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Installing MPICH2 on a Single Machine

Author: Wes Kendall

MPI is simply a standard which others follow in their implementation. Because of this, there are a wide variety of MPI implementations out there. One of the most popular implementations, MPICH, will be used for all of the examples provided through this site. Users are free to use any implementation they wish, but only instructions for installing MPICH will be provided. Furthermore, the scripts and code provided for the lessons are only guaranteed to execute and run with the lastest version of MPICH.

MPICH is a widely-used implementation of MPI that is developed primarily by Argonne National Laboratory in the United States. The main reason for choosing MPICH over other implementations is simply because of my familiarity with the interface and because of my close relationship with Argonne National Laboratory. I also encourage others to check out OpenMPI, which is also a widely-used implementation.

Installing MPICH

The latest version of MPICH is available here. The version that I will be using for all of the examples on the site is 3.3-2, which was released 13 November 2019. Go ahead and download the source code, uncompress the folder, and change into the MPICH3 directory.

>>> tar -xzf mpich3-3.2.tar.gz
>>> cd mpich3-3.2

Once doing this, you should be able to configure your installation by performing ./configure. If you need to install MPICH to a local directory (for example, if you don’t have root access to your machine), type ./configure --prefix=/installation/directory/path. It is possible to avoid building the MPI Fortran library by using ./configure --disable-fortran if you do not have Fortran compilers. For more information about possible configuration parameters, type ./configure --help

>>> ./configure
Configuring MPICH version 3.3.2
Running on system: Linux localhost.localdomain 5.8.18-100.fc31.x86_64 #1 SMP Mon Nov 2 20:32:55 UTC 2020 x86_64 x86_64 x86_64 GNU/Linux
checking build system type... x86_64-unknown-linux-gnu

When configuration is done, it should say “Configuration completed.” Once this is through, it is time to build and install MPICH2 with make; sudo make install.

>>> make; sudo make install
make
make  all-recursive

If your build was successful, you should be able to type mpiexec --version and see something similar to this.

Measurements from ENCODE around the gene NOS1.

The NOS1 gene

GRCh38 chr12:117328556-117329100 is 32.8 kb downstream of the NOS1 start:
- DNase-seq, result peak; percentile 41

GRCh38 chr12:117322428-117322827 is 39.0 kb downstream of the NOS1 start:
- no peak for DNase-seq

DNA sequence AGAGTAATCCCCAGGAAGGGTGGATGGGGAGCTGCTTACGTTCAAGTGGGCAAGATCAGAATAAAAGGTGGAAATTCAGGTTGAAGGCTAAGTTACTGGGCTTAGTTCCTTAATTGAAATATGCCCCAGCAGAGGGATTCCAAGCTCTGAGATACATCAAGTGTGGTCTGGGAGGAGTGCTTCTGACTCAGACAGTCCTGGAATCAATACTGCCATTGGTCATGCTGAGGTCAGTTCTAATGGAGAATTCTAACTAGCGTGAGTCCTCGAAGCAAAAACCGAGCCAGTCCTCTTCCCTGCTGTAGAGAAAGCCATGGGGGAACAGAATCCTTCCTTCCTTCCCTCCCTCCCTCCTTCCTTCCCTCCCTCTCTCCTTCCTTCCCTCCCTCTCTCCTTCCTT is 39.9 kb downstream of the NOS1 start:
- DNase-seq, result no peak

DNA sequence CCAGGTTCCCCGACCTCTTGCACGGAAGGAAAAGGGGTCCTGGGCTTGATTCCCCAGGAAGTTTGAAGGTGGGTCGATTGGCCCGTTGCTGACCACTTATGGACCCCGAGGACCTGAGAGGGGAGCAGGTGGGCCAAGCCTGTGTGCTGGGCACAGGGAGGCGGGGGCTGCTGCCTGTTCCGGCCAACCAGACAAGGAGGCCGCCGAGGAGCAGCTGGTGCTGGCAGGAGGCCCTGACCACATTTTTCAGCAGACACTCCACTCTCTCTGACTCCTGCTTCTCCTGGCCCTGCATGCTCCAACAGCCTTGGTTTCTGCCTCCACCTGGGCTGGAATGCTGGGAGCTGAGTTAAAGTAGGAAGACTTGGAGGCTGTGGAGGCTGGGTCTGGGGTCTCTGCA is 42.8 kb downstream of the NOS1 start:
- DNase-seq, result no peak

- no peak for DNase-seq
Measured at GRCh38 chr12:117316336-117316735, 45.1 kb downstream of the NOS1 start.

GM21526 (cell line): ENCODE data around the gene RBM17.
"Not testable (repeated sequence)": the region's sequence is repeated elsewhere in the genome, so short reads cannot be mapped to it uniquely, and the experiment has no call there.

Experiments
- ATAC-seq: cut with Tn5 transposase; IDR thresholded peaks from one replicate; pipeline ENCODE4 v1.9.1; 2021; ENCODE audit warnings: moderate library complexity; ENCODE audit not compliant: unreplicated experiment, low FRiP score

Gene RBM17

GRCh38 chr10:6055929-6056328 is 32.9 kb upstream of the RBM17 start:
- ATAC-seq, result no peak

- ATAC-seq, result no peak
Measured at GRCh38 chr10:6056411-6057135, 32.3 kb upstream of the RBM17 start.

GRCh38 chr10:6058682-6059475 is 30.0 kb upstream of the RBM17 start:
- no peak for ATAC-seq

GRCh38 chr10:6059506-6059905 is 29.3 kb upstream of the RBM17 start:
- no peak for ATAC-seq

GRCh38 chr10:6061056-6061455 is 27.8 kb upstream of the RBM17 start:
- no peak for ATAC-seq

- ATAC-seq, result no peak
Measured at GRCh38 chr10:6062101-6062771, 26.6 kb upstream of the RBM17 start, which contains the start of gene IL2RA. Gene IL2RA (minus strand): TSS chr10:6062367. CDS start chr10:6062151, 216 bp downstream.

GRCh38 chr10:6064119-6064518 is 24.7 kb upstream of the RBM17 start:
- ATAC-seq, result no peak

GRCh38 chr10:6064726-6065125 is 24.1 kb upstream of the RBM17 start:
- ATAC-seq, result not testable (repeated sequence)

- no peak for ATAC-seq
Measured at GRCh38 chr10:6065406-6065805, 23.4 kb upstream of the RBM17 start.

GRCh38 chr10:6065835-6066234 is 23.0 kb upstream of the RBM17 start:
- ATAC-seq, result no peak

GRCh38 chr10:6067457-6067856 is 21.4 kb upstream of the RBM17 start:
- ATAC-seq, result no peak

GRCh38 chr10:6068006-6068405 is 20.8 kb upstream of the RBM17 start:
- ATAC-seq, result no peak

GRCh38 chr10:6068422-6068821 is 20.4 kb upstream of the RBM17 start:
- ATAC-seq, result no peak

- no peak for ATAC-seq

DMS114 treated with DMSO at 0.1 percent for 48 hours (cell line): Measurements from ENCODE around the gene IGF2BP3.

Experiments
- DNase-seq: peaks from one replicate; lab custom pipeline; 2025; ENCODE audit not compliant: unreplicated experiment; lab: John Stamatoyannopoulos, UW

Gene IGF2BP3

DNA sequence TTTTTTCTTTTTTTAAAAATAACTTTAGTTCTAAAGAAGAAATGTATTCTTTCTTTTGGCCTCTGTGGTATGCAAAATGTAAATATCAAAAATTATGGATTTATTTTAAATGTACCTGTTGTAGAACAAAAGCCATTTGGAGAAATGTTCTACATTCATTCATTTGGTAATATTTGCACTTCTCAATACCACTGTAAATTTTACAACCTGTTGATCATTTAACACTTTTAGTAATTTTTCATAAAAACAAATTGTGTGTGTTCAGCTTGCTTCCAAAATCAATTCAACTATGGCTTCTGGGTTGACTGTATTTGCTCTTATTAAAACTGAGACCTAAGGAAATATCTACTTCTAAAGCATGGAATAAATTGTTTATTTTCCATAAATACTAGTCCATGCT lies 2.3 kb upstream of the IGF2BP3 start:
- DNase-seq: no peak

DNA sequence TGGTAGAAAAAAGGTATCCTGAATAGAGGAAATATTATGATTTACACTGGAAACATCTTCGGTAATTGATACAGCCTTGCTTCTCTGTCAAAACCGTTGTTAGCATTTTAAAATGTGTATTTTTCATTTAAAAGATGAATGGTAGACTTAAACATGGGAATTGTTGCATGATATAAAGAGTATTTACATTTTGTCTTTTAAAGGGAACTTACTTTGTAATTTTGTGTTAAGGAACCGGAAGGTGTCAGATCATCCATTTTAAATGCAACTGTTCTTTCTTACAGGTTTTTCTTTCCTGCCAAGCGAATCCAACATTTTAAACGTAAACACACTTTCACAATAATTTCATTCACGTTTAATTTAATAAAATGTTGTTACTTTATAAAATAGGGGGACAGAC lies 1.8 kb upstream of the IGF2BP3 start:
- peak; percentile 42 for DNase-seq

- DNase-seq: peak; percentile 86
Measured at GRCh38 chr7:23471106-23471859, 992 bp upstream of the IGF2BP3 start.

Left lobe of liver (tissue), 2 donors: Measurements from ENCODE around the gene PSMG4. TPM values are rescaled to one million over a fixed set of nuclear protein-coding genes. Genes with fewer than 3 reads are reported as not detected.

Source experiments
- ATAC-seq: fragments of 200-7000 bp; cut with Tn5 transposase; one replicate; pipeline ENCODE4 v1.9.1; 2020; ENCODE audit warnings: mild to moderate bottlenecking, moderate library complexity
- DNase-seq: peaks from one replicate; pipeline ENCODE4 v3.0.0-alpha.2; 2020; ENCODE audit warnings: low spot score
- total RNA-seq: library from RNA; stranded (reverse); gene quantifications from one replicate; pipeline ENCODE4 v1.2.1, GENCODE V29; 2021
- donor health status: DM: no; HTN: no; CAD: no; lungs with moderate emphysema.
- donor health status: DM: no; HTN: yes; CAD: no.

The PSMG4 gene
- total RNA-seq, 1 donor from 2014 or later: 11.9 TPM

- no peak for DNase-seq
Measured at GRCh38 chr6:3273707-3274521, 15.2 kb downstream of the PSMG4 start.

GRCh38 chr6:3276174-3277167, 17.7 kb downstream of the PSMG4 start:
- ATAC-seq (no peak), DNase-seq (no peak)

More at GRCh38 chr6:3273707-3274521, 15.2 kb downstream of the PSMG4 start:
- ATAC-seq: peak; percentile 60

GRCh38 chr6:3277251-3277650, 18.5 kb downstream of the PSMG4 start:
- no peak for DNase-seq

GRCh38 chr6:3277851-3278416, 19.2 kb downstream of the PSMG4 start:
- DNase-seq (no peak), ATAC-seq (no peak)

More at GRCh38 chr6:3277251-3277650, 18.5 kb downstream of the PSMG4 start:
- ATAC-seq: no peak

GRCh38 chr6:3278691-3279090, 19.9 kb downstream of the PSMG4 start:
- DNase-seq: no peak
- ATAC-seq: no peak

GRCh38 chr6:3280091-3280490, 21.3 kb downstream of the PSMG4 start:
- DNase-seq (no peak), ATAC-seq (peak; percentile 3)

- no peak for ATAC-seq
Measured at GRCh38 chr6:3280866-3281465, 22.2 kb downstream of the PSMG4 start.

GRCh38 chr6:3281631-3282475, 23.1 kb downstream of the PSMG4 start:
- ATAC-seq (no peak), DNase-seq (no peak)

>>> mpiexec --version
HYDRA build details:
    Version:                                 3.3.2
    Release Date:                            Tue Nov 12 21:23:16 CST 2019
    CC:                              gcc    
    CXX:                             g++    
    F77:                             gfortran   
    F90:                             gfortran 

Hopefully your build finished successfully. If not, you may have issues with missing dependencies. For any issue, I highly recommend copying and pasting the error message directly into Google.

Up next

Now that you have built MPICH locally, you have some options of where you can proceed on this site. If you already have the hardware and resources to setup a local cluster, I suggest you proceed to the tutorial about running an MPI cluster in LAN. If you don’t have access to a cluster or want to learn more about building a virtual MPI cluster, check out the lesson about building and running your own cluster on Amazon EC2. If you have built a cluster in either way or simply want to run the rest of the lessons from your machine, proceed to the MPI hello world lesson, which provides an overview of the basics of programming and running your first MPI program.

Want to contribute?

This site is hosted entirely on GitHub. This site is no longer being actively contributed to by the original author (Wes Kendall), but it was placed on GitHub in the hopes that others would write high-quality MPI tutorials. Click here for more information about how you can contribute.